“Should John Kerry, given his commitment and the direness of the situation, pack his bags?” asked Aaron David Miller, former Middle East negotiator, at an event this week at the Woodrow Wilson Center.
“No,” said Shibley Telhami, an Arab-Israeli author, University of Maryland professor, and occasional advisor to the U.S. government. “We have to figure out a role to play, but the question is, where’s the influence going to come from? Who’s got the leverage with the two parties? ... I don’t really see the U.S. as having a particularly strong hand in trying to stop the Israelis from doing anything they want to do in Gaza.”
Robert Danin, Senior Fellow at the Council on Foreign Relations, said that a Kerry visit would be a poor substitute for a more comprehensive effort by all of the other officials in the U.S. government to engage both sides at the working level. That could be much more effective than a high-profile, one-off high-level Kerry visit.
“Now is a time for active American diplomacy at the level below John Kerry,” he said. “I think we’ve gotten trapped into a mindset that either John Kerry does it or it doesn’t get done.”
Yossi Kuperwasser, Director General of the Israeli Ministry of Strategic Affairs, told reporters this week that negotiations between Israel and Hamas are not on the table anyway. “There will be no negotiations until Hamas stops firing rockets into Israel. That’s it,” he said.
Some experts link the current round of violence directly to Kerry’s failed Middle East Peace process. Ziad Asali, president of the American Task Force for Palestine, told The Daily Beast that Kerry’s effort raised expectations on both sides. When the talks crashed, it created a sense of hopelessness that contributed to the environment in which the violence took place.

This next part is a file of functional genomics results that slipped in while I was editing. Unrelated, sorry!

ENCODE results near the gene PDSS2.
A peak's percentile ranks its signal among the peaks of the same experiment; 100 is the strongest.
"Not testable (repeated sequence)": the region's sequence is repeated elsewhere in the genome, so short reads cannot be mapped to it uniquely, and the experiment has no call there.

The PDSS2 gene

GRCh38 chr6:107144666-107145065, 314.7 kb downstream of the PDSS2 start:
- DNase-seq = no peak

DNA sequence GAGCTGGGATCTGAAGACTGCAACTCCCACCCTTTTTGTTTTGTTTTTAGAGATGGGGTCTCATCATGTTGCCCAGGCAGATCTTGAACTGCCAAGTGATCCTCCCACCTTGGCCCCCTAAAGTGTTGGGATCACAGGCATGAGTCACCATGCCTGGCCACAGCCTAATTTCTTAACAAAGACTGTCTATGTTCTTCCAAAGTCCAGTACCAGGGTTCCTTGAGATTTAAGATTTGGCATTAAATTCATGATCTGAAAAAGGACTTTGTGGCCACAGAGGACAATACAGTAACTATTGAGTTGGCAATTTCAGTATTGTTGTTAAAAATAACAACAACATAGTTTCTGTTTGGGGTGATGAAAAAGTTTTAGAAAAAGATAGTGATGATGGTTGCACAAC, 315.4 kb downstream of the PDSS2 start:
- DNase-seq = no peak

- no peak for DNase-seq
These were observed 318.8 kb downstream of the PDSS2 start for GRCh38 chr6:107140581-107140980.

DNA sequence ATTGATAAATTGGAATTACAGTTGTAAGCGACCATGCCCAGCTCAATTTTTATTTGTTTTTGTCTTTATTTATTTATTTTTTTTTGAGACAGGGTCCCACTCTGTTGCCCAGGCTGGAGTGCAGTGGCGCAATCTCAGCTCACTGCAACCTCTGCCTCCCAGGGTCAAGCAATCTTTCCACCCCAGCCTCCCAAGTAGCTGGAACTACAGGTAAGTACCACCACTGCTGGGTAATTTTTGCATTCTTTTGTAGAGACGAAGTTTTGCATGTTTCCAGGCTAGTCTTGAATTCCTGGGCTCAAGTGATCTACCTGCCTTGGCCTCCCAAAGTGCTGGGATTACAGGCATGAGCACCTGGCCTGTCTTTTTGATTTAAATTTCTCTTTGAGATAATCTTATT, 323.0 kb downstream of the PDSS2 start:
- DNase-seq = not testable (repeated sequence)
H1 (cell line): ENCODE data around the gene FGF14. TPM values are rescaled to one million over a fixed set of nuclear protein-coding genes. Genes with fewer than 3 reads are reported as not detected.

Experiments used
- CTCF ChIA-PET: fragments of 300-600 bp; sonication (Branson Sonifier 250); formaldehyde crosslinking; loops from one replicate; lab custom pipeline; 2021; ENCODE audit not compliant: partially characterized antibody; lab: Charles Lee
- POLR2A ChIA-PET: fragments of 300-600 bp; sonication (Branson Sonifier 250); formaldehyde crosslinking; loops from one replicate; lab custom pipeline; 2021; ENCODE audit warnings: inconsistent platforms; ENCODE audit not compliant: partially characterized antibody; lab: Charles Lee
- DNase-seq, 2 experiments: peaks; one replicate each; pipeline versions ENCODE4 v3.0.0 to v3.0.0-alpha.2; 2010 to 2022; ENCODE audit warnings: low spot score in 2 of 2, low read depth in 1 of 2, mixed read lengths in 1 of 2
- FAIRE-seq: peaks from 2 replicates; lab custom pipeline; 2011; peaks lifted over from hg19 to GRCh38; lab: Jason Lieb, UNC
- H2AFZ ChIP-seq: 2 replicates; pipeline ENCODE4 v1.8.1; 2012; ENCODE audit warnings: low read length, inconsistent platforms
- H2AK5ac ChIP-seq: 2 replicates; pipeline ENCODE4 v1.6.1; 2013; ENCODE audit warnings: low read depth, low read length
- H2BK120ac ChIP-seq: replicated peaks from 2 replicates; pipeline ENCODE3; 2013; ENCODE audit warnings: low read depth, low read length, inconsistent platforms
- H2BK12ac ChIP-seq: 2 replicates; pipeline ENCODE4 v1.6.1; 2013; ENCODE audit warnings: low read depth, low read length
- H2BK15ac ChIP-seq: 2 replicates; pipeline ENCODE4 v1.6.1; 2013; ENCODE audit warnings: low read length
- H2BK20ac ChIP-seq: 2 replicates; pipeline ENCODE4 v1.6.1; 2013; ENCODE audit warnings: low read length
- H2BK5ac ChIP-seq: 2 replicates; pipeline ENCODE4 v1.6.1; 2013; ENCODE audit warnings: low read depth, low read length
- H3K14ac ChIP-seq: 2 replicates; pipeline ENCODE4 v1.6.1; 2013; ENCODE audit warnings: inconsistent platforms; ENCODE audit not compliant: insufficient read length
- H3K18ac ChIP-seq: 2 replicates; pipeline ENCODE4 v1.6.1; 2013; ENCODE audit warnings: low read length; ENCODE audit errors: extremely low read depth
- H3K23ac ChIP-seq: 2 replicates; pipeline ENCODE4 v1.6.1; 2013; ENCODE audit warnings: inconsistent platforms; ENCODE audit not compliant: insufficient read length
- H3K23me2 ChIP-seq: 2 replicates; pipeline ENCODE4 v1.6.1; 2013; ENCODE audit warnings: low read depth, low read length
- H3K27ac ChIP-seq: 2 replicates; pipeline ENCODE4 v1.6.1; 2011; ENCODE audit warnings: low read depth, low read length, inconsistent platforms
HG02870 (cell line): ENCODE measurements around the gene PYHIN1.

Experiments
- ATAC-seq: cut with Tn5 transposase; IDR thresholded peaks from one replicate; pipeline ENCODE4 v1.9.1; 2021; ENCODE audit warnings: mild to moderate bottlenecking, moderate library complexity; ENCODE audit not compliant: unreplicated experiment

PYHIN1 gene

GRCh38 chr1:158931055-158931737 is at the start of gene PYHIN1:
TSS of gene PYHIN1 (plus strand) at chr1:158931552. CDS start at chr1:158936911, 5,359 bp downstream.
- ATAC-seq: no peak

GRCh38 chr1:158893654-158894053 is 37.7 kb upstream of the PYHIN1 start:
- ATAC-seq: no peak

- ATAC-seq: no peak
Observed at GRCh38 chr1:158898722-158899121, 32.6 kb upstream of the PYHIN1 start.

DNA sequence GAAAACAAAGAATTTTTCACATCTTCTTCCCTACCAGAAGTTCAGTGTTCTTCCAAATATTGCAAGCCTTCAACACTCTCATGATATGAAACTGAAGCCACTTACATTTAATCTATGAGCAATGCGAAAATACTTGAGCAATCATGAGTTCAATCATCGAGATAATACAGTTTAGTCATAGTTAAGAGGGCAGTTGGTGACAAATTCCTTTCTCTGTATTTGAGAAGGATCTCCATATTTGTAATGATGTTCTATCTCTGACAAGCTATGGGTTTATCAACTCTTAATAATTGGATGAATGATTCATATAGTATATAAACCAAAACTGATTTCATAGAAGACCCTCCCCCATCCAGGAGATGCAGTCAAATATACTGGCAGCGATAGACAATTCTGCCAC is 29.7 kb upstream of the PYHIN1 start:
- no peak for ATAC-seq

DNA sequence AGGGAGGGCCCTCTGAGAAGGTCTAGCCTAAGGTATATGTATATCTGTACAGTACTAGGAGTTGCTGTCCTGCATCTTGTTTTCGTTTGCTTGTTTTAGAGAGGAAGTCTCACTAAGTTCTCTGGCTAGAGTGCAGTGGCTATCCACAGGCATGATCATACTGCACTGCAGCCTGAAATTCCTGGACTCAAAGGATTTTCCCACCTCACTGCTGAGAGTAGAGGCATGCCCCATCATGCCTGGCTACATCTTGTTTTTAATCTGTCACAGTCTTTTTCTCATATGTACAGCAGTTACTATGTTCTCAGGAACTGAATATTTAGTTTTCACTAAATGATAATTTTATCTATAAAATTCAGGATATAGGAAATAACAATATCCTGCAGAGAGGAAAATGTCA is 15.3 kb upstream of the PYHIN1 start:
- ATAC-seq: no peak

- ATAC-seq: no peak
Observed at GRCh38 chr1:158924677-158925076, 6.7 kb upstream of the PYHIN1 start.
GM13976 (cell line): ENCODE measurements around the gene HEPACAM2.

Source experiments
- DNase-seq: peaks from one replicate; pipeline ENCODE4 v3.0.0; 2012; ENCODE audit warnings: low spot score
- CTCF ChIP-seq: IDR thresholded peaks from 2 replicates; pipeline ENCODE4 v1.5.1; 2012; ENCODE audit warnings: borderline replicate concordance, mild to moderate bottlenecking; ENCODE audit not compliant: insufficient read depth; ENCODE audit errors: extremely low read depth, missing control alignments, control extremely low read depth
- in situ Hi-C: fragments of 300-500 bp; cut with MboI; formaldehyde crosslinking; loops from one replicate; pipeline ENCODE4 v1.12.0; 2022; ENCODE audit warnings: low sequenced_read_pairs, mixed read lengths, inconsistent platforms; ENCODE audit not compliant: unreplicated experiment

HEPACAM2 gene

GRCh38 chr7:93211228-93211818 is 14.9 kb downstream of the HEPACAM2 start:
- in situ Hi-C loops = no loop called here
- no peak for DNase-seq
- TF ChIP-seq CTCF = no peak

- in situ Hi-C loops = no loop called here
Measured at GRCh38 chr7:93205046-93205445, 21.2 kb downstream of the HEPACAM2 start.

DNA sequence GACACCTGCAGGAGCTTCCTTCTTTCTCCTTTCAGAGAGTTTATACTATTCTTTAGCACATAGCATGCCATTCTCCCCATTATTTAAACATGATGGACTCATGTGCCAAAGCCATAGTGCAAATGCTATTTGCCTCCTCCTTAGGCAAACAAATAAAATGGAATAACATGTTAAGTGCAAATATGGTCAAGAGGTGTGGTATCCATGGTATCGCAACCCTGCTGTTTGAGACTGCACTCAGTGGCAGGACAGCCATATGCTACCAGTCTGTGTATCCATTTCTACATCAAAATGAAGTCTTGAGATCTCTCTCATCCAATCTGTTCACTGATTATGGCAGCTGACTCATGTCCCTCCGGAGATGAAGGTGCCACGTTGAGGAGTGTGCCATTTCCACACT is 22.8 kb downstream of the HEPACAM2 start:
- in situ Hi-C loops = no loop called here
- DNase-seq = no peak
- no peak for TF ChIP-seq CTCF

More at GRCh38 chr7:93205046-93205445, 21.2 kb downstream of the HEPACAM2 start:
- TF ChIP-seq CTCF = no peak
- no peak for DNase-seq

Lee Smith wrote this week in Tablet magazine that Kerry’s failed peace process actually lit the match for the violence by pushing the two sides into negotiations during a period when both Israelis and Palestinians had little trust in the Obama administration and reason to doubt American credibility in the region.
“At a time of relative peace and quiet, the White House put the Israelis and Palestinians under the spotlight with a buzzer set to go off at the end of April. What both soon realized was that whatever they decided, the Americans weren’t going to be around to give them cover,” he wrote.
Telhami disagreed, saying there was no direct link between Kerry’s failed diplomacy and the current violence because the ingredients that started the crisis were always present.
“If anything, John Kerry succeeded in extending the period of hope for a little bit longer,” he said.
Danin concurred with Telhami, but said that the United States is now looking for a big move because their entire plan for engaging the Middle East ended when the negotiations ceased.
“I don’t think it’s fair to blame John Kerry for the violence. It exists anyway,” he said. “But what there is right now is a diplomatic vacuum. [When] the diplomacy culminated in April, there was no Plan B. There should be some sort of diplomatic fallback position short of an all or nothing approach.”